Montreal’s most sought-after fashion sale, “La Grande Braderie de Mode Québécoise”, takes over the city from April 15 to April 18! If I know you at all, I know discounts up to 80% on designer clothes are enough motivation for you to throw on your prettiest heels and tackle the cobblestones of Old Montreal.
Results for Design
This edition of MEET A MONTREALER, features a one-word named, fabulous female: Azamit. Like Oprah or Madonna, the former model is entitled to only go by a single monicker, as she’s quickly becoming an iconic Montréaler. As one of the city’s most respected and sought-after stylists and art direction consultants, Azamit is the perfect example of a local who gives Montréal its international sensibility. One of her biggest events, STYLIST’S OWN (a stellar fashion buying event), is just around the corner. Here’s what Azamit has to say about Montréal.
Aaah, Tiffany. Most of us became acquainted with Louis C. Tiffany around the same time we could read. Ok, maybe I’m exaggerating a little, but you know what I mean. Audrey Hepburn, the diamonds, the pearls, playing in your mom’s closet….common knowledge. But perhaps you aren’t that familiar with Tiffany’s groundbreaking contribution to glass design, technique and technology. No? Neither am I. Hey, no shame in my game. Comes in the Montreal Museum of Fine Arts to take care of my lustrous education with their brand new exhibit, Tiffany Glass: A Passion for Colour.
One of my favourite indulgences when travelling is without a doubt hotel sheets. The smell, the fluff, the comfort…I simply can’t get enough of it. In fact, I’m starting to believe I was born with a genetic disposition to linger in awesome sheets. Which is why my heart skipped a beat when I discovered that the source of some of my favourite boutique hotels’ bedding was right here in Old Montreal.
Notre-Dame Street is Montreal’s antique shopping haven. A stroll between Guy and Atwater will take you on a walk back in time with more than 50 antique shops populating a one mile stretch, making it one of Canada’s highest concentrations of antiques and decoration shops.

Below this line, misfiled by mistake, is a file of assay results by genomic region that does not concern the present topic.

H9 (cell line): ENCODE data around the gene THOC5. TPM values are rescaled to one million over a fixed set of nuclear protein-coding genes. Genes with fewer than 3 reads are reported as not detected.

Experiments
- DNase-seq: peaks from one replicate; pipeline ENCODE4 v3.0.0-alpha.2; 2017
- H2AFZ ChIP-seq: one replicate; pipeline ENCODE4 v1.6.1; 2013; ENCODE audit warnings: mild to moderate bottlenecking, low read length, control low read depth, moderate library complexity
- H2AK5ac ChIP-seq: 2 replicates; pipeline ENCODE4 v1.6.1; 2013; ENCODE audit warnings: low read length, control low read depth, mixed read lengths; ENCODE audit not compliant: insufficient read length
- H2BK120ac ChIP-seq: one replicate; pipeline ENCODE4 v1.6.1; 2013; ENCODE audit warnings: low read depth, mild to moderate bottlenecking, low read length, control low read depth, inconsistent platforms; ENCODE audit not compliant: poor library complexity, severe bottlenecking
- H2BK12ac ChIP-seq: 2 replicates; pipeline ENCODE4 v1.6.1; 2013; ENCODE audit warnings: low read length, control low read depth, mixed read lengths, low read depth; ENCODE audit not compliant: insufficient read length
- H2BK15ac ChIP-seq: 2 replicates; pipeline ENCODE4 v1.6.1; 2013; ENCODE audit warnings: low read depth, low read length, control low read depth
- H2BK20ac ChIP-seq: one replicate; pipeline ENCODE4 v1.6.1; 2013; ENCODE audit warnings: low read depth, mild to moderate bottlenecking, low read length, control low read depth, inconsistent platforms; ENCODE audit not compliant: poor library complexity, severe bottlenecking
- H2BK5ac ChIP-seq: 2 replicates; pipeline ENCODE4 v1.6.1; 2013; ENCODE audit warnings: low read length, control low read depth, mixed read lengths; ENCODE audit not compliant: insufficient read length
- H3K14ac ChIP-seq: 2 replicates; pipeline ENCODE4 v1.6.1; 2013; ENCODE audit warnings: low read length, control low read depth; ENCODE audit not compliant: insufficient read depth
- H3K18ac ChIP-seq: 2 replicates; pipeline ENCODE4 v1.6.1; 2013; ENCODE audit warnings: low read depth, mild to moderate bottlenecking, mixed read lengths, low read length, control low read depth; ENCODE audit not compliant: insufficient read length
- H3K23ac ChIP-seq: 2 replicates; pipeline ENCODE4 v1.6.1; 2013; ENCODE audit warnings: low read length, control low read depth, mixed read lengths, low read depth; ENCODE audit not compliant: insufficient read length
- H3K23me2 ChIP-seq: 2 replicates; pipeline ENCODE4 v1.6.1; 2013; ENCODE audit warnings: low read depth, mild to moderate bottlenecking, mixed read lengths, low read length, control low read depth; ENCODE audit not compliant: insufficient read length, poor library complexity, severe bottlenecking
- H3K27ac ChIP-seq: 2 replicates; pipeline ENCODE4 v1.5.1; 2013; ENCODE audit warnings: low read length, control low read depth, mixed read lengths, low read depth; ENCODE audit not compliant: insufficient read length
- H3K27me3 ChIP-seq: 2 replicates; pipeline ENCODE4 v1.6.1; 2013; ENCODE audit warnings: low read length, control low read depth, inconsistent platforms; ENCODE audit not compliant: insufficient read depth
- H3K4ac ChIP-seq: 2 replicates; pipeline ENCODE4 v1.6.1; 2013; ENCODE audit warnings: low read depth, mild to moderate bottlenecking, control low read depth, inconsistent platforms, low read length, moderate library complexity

There are many different ways to let art express itself, and it’s not always a matter of finding the appropriate museum or art gallery. I think the young generation from the Montreal design and art scenes understood that pretty clearly; that’s why a bunch of them created a collective called ART & DESIGN MONTREAL, dedicated to promote local creative minds on an international scale. Read the full story to know more about two very exciting projects happening in Montreal at the moment.
The CANADIAN CENTRE FOR ARCHITECTURE is one of its kind. Founded by architect Phyllis Lambert, it’s an international research centre dedicated to architecture and urban design that’s celebrating its 20th anniversary this year. Read the full story to find out why you should check out photos of abandoned factories getting destroyed.
What’s unique about Montreal’s fashion and design scene? It’s the fact that every crazy little project can turn to reality instantly. Azamit is one of Montreal’s most hyperactive and high-profiled stylist and art consultant in town. She’s been a model and knows everything about fashion – her black book is probably the most wanted among young designers and artists who are looking to achieve international celebrity and fame. All year long, she unearths unique pieces that have been kept hidden from the public, and exhibits them during an event called STYLIST’S OWN. Read more to find out how you can leave Montreal with an affordable handpicked souvenir from the city’s best designers.
You can’t define Montreal’s architecture, unlike Paris and its Haussmann buildings, or New York and its art deco skyscrapers. I don’t think there’s any other place in the world with such a strange mix of different forms of architecture from all eras – concrete structures from the 60s perfectly paired with Old Montreal buildings from centuries past, or sleek and modern creations made of steel and glass. That’s probably what makes Montreal so unique. Read the full story to find out why you should help us preserve a giant milk pint located in downtown Montreal.
I’ve always been crazy about typography. I like to walk down the streets and just notice the use of Helvetica, or Arial, or Times New Roman all over the city – and judge those who still use Comic Sans MS (Remember the one that looks like chalkboard characters and is supposed to make everything look funnier?). And lucky for me, Montreal definitely takes design seriously, using it to brand and advertise itself to the rest of the world. Paris has its own image, as do New York or London. I think the same applies to Montreal, which was recently named a “world design capital” by the UNESCO, after Berlin and Buenos Aires.